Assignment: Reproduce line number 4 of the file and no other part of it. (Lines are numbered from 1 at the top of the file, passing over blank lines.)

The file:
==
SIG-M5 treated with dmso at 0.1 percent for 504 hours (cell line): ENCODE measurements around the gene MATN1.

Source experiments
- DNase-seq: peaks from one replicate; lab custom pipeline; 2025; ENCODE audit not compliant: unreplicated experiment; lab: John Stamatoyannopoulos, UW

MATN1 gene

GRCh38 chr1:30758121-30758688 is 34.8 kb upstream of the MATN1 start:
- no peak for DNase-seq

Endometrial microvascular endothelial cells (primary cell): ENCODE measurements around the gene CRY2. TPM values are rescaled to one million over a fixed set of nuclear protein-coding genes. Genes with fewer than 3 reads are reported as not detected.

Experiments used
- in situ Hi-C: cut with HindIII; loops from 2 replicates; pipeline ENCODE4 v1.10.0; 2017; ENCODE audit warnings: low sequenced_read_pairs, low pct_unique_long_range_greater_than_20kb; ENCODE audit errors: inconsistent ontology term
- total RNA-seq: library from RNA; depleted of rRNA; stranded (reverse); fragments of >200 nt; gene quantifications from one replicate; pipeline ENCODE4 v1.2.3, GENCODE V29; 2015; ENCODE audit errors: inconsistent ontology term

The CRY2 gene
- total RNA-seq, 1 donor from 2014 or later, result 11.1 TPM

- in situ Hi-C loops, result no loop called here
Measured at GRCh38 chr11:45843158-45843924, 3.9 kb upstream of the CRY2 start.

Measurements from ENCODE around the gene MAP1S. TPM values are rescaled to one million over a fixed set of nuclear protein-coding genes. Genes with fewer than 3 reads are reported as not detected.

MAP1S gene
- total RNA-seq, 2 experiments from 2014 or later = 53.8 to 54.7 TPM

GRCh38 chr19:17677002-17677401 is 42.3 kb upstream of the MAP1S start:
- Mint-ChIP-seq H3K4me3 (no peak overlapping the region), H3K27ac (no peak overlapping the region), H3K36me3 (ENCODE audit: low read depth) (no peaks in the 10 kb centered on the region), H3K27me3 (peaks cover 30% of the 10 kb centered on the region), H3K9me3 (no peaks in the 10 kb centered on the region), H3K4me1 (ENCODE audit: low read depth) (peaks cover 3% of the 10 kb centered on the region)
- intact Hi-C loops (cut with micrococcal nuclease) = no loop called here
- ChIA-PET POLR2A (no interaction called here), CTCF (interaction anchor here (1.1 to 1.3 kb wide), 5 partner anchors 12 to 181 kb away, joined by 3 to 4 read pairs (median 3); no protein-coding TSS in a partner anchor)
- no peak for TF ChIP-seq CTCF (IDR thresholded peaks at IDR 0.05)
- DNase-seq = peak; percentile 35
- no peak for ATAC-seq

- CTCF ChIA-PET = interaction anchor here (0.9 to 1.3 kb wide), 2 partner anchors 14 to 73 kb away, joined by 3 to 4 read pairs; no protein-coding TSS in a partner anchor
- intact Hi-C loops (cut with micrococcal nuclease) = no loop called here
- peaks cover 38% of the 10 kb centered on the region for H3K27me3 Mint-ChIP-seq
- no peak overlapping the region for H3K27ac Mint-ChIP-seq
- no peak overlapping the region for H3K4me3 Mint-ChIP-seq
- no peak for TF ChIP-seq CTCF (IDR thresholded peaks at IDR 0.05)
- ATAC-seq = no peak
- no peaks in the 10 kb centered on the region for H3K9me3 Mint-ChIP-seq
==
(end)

MATN1 gene